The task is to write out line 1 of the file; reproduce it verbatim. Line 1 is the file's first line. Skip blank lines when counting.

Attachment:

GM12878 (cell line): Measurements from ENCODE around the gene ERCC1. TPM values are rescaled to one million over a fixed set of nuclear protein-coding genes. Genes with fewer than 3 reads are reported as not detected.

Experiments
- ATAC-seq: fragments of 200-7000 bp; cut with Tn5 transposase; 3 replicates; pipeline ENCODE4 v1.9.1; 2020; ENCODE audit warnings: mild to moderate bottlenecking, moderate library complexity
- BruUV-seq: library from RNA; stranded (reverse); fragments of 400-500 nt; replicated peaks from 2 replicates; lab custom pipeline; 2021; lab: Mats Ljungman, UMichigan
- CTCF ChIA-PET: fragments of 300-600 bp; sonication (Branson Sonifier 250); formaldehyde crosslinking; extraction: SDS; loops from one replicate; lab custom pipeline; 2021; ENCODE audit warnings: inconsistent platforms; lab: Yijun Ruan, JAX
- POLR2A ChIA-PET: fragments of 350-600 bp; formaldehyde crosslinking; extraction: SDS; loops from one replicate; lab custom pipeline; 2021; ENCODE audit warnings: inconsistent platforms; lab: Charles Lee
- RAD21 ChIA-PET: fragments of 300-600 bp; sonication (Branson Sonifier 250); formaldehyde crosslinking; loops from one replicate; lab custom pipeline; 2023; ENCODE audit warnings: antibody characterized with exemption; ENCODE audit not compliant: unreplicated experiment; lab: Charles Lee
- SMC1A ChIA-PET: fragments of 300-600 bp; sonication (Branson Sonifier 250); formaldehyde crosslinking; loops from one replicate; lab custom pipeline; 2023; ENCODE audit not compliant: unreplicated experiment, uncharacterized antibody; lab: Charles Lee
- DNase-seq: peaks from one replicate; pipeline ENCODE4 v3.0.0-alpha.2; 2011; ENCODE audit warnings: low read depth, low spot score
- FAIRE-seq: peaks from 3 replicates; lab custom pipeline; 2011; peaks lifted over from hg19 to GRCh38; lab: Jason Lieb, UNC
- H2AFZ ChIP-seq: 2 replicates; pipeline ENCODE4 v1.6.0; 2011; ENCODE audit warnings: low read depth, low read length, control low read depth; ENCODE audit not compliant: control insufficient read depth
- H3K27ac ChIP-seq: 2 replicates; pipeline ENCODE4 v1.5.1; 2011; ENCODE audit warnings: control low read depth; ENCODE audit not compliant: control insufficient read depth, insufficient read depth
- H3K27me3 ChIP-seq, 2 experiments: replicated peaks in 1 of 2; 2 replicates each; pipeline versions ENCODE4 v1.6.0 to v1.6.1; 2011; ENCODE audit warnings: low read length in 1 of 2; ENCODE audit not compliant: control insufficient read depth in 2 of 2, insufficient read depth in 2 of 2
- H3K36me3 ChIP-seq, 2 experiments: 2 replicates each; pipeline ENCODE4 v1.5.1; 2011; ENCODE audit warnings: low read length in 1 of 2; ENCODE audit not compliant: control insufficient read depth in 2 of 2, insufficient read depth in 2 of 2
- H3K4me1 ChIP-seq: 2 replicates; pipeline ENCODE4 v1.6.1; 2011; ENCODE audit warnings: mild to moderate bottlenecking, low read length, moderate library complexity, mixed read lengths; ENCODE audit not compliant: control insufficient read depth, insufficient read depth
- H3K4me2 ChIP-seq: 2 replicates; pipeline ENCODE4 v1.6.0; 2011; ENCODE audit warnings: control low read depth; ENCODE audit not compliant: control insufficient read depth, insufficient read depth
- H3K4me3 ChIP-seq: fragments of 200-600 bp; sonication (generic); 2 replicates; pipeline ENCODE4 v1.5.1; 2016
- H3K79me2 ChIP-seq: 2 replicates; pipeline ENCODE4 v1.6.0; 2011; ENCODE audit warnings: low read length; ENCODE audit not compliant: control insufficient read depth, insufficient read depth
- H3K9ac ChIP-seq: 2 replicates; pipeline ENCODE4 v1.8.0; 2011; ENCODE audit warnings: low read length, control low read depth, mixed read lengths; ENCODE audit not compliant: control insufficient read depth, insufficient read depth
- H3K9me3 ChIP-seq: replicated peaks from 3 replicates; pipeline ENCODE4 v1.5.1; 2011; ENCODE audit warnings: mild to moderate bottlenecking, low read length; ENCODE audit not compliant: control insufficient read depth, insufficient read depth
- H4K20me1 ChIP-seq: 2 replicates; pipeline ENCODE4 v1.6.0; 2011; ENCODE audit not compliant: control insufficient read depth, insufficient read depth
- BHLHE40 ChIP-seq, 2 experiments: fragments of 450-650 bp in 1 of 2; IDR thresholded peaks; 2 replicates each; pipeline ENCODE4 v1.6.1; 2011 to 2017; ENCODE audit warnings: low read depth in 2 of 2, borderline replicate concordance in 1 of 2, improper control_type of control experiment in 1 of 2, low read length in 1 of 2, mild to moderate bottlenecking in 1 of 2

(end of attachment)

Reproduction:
GM12878 (cell line): Measurements from ENCODE around the gene ERCC1. TPM values are rescaled to one million over a fixed set of nuclear protein-coding genes. Genes with fewer than 3 reads are reported as not detected.